OS Reveals Winning Ideas That Will Improve our Relationship with Water




Last December Ordnance Survey, with support from Southern Water, United Utilities, the Environment Agency and The Department for Environment, Food and Rural Affairs (Defra), launched its latest Geovation Challenge, asking developers and start-ups for sustainable ideas that improve how Britain manages its water use.

The Challenge attracted a total of 51 ideas, from which ten finalists were selected and invited to pitch their ideas to secure extra support and funding through the Geovation Programme.

The successfully pitched ventures were:

Refillable Cities: Natalie Fee, Olivia Drake, Thomas Bell and Gus Hoyt aim to reduce dependency on plastic bottled water with a nationwide roll out of an app that pinpoints users to free tap water refill points. The app will capture data and encourage behaviour change through rewards and points that can be exchanged for money off vouchers.

Sustainable Catchments: Steve Buss and Mark Fermor’s idea is to create building models of sustainable catchment opportunities, which will #slowtheflow of flooding. The team, who have catchment expertise and experience in building models, will make information available via subscription or one off reports.

Fix Our Water: Morag and Craig Embleton’s smartphone crowdsourcing app lets users inform relevant authorities about water problems, including pollution, flooding, overflowing drains and breach hotspots.

Viv Alexander, Geovation Challenge Producer, says: “For us it is exciting to see people using datasets to create solutions that benefit the wider community. The response to the Water Challenge has been very encouraging, and again the standard has been extremely high, once more making it difficult for the judges.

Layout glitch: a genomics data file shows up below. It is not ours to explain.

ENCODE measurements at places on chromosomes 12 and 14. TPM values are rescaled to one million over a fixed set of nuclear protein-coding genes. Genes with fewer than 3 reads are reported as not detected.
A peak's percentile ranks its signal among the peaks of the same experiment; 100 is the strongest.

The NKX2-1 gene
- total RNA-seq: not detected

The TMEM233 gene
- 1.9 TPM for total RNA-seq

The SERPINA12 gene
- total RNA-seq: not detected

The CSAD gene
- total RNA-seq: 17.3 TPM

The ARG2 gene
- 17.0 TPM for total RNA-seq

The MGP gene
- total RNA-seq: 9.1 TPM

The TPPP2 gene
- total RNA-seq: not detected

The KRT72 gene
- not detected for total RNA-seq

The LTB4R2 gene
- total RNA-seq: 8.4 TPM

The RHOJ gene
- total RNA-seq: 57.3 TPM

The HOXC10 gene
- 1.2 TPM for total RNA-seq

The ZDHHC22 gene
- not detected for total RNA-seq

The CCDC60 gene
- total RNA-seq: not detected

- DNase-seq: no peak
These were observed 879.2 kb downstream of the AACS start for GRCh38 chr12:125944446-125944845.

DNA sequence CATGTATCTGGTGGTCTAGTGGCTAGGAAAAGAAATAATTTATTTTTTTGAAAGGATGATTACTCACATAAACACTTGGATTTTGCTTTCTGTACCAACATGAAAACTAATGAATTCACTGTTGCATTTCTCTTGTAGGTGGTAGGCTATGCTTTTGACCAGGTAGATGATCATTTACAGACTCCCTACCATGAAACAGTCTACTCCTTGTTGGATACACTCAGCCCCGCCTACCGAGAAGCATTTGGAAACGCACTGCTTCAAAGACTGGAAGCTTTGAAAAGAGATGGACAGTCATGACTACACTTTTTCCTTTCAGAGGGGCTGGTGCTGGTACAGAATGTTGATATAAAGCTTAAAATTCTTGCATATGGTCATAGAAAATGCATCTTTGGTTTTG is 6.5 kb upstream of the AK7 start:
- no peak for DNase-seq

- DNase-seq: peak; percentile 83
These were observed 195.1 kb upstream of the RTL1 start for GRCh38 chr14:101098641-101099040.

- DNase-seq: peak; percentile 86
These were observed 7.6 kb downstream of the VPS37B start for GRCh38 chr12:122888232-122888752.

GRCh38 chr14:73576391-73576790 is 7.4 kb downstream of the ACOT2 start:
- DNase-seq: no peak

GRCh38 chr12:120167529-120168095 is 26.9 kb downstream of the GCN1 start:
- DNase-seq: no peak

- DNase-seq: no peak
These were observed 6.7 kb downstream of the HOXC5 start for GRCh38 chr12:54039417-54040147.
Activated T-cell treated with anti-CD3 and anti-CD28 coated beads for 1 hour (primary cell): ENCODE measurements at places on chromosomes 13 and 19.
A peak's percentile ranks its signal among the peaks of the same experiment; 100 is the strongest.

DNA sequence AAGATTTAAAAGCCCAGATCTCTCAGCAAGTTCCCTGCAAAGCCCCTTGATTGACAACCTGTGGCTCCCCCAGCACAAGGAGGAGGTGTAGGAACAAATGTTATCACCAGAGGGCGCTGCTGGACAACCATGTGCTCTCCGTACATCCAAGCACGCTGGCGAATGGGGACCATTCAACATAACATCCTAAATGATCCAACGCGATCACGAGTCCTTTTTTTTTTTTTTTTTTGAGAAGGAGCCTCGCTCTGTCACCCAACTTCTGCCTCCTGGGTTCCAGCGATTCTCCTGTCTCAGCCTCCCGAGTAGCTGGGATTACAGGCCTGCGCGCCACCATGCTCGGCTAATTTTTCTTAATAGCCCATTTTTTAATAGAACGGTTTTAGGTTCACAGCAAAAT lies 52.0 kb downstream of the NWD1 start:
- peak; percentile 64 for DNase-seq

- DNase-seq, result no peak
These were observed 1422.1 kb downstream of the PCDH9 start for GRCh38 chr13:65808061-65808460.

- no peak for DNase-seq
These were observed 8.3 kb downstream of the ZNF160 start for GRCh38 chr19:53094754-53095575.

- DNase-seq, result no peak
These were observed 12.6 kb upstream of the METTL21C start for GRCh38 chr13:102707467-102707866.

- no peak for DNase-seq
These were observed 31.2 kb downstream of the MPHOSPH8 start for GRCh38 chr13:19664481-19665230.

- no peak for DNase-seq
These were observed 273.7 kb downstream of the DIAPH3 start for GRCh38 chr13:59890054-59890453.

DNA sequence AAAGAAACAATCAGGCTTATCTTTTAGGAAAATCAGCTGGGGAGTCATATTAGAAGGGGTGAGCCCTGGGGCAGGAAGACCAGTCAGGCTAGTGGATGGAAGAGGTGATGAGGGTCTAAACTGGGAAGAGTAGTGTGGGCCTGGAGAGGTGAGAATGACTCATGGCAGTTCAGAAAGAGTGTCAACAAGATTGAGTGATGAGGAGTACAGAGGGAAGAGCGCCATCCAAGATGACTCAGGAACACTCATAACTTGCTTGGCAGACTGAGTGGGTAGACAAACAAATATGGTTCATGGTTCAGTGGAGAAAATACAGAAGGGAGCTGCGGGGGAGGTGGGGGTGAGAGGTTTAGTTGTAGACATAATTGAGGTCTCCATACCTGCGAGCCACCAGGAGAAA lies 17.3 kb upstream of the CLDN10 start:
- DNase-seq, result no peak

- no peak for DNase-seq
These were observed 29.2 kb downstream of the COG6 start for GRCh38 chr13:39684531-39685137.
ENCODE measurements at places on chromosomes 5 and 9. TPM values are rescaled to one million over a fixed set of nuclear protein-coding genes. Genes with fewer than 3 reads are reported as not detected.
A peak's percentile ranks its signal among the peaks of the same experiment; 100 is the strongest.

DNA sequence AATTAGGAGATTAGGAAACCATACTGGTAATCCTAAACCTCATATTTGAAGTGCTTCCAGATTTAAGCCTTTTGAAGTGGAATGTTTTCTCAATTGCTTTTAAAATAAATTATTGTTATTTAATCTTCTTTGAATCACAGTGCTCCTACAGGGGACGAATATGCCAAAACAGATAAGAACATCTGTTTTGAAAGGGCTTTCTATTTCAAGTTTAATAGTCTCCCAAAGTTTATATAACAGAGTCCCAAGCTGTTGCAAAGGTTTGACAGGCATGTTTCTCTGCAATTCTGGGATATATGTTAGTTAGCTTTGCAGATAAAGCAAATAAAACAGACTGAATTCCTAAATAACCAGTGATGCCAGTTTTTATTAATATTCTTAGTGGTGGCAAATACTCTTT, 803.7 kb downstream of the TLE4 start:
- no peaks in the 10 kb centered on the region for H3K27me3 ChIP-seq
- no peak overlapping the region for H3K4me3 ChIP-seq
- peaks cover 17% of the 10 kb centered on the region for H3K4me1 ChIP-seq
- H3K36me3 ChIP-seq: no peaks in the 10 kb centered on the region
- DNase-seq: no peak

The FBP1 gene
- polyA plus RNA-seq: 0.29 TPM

“Geovation and OS are proud to support these three new start-up companies with funding and business expertise, helping them turn their ideas into commercial ventures. We were also delighted to have had the opportunity to collaborate on this with Southern Water, United Utilities, the Environment Agency and DEFRA whose release of open datasets coincided with the launch of the challenge.”

Alison Hoyle, Head of Strategic Planning at Southern Water, says: “We’re looking forward to collaborating and developing new ideas and solutions to the challenges we face now and in the future. The Geovation Challenge has provided a great opportunity to highlight in detail the specific challenges the Water industry face and to set out how innovation might help. It’s also really exciting to have access to the cutting-edge ideas developing between science, technology, engineering and geography, and to see how these new start-ups can help provide solutions to the water challenges facing the UK.”

Kieran Brocklebank, Head of Innovation, and Geoff Cooper-Smith, Innovation Strategy Manager, at United Utilities were extremely impressed with both the organisation and support associated with the Geovation process and the variety of solutions proposed.

Kieran explains: “We found participation in the ‘Boot Camp’ to be an interesting, busy, rewarding and most enjoyable weekend and came away encouraged by the effort and devotion of all the participants. OS and Geovation are to be congratulated on providing such a fantastic framework to help us select and launch three new start-up companies.”

Chris Parker, Ordnance Survey’s Geovation Challenge Manager, says: “Geovation is a test of resilience and the ability to tackle real issues head on, an important point made obvious to everyone when just after the launch of this Challenge areas of Britain suffered terrible flooding and the problems that occur when there is too much water. What we look for from these challenges are ideas that can work locally and have the potential to be scaled globally. We shall be launching another Challenge later this year.




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